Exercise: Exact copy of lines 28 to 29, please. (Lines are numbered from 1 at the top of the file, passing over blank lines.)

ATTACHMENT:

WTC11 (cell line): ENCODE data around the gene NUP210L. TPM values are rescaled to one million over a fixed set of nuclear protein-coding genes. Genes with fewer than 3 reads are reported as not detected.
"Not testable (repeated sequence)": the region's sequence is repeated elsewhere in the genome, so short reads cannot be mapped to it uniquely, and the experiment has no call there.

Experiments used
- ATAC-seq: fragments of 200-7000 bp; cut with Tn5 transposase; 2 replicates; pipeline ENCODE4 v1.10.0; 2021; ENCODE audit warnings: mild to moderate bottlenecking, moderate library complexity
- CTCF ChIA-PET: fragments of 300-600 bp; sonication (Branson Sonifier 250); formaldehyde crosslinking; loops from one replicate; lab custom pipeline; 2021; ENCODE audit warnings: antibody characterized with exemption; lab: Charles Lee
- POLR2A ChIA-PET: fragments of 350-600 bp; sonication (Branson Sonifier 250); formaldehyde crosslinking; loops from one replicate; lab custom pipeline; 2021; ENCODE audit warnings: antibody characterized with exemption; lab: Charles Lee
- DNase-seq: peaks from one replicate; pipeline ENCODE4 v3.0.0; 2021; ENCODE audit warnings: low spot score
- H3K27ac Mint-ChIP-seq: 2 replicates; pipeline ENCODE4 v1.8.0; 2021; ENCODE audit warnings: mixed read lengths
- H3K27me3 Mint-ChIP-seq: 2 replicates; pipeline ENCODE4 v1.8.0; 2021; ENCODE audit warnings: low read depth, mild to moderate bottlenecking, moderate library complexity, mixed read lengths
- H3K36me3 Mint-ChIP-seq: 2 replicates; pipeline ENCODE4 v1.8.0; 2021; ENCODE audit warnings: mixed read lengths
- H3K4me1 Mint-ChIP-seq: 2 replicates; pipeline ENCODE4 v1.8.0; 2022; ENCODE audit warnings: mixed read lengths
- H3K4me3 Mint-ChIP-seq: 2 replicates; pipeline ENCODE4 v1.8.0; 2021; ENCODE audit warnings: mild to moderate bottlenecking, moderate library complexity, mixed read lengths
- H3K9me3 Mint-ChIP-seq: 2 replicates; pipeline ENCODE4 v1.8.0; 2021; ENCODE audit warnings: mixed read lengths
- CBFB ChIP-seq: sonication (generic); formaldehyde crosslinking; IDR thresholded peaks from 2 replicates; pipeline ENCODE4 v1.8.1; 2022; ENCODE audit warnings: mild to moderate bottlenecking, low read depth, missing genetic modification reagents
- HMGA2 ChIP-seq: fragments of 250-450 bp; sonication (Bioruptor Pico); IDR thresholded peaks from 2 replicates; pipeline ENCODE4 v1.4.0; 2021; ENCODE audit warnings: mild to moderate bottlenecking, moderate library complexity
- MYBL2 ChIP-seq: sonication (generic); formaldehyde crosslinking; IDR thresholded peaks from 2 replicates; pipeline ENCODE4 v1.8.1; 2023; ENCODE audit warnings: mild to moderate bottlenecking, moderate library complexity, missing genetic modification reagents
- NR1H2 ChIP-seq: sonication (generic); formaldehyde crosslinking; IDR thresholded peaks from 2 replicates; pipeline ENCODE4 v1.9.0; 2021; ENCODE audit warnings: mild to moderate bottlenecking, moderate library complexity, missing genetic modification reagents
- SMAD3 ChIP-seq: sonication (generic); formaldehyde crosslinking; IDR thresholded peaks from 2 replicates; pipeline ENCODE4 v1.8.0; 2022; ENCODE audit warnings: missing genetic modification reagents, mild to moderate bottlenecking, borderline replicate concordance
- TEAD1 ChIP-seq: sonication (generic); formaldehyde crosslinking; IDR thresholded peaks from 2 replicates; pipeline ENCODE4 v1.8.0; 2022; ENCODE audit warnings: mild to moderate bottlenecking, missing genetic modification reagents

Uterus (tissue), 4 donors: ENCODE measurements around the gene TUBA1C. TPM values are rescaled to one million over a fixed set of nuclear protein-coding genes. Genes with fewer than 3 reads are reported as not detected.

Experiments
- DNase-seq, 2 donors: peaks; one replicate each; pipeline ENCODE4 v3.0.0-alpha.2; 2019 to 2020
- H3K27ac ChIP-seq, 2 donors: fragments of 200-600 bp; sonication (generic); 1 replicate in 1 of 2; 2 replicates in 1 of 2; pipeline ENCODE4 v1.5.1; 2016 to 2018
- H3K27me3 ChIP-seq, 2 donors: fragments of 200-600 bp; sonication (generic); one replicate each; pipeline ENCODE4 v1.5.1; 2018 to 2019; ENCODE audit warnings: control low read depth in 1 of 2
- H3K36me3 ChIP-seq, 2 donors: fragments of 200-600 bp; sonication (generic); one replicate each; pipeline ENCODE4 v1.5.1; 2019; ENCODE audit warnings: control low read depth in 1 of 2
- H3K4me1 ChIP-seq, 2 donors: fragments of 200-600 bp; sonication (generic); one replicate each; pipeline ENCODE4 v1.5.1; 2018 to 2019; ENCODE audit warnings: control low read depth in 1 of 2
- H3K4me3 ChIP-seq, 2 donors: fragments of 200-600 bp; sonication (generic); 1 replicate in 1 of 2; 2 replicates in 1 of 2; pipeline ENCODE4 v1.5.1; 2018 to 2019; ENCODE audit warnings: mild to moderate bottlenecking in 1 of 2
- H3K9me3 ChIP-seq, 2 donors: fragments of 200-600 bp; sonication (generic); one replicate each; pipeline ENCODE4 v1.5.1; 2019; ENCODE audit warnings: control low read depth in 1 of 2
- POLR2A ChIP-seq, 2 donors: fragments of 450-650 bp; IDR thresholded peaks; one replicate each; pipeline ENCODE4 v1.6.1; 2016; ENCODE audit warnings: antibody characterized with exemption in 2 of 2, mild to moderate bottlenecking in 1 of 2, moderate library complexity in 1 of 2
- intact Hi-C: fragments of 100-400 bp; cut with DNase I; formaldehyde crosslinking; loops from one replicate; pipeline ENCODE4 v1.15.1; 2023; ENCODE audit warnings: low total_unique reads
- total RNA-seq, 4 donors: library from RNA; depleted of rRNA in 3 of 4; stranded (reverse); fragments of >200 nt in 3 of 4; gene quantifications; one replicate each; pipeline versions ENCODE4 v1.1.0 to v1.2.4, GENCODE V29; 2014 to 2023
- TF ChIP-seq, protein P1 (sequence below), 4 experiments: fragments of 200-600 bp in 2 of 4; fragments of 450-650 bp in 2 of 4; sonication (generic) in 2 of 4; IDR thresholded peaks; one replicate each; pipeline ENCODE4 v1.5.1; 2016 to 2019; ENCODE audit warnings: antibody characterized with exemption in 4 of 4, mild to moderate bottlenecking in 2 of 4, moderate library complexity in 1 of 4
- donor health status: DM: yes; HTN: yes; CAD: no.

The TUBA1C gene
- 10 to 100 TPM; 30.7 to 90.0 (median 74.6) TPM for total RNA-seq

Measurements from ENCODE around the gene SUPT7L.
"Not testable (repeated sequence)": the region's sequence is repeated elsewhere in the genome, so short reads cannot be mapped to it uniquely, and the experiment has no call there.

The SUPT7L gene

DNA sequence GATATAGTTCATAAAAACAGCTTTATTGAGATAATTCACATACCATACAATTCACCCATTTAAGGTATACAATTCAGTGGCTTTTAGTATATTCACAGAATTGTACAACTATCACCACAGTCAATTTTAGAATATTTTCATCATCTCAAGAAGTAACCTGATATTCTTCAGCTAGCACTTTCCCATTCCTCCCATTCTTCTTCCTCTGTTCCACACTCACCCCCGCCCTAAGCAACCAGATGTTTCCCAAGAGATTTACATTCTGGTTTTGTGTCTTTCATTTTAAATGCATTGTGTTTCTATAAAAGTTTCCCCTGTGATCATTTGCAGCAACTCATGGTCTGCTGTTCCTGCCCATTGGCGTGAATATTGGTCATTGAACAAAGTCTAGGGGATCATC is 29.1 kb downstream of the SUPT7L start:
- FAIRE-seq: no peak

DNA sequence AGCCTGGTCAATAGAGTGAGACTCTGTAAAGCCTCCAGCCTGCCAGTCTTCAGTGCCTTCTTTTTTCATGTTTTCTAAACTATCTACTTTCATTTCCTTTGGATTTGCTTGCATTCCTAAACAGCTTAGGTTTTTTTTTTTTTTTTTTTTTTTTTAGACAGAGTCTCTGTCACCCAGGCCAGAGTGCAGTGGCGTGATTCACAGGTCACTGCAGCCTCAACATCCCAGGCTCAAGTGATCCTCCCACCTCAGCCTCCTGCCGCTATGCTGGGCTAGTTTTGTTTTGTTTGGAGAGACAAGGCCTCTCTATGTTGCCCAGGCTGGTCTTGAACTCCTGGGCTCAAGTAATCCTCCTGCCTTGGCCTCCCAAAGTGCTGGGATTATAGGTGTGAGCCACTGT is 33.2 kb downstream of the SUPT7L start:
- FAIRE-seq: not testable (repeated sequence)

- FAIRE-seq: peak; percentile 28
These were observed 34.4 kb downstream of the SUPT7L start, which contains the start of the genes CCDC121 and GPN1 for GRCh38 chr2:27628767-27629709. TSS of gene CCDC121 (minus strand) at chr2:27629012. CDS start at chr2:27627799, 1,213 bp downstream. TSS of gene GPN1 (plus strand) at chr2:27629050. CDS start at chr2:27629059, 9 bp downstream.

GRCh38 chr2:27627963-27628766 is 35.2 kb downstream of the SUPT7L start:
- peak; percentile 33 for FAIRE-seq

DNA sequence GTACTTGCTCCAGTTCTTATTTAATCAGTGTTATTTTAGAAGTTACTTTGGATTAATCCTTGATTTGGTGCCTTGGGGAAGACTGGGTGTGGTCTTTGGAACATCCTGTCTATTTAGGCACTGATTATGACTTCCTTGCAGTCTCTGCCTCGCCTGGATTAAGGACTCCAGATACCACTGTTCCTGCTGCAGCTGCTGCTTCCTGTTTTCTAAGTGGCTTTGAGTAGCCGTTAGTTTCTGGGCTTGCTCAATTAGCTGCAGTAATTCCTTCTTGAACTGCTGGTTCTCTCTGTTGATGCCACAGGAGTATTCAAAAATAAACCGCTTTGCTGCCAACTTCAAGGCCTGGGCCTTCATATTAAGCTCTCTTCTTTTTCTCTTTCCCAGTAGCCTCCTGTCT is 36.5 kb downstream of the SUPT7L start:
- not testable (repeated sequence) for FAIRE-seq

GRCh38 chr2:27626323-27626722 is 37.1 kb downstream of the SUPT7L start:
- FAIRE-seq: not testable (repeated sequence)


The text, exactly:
- H3K9me3 ChIP-seq, 2 donors: fragments of 200-600 bp; sonication (generic); one replicate each; pipeline ENCODE4 v1.5.1; 2019; ENCODE audit warnings: control low read depth in 1 of 2
- POLR2A ChIP-seq, 2 donors: fragments of 450-650 bp; IDR thresholded peaks; one replicate each; pipeline ENCODE4 v1.6.1; 2016; ENCODE audit warnings: antibody characterized with exemption in 2 of 2, mild to moderate bottlenecking in 1 of 2, moderate library complexity in 1 of 2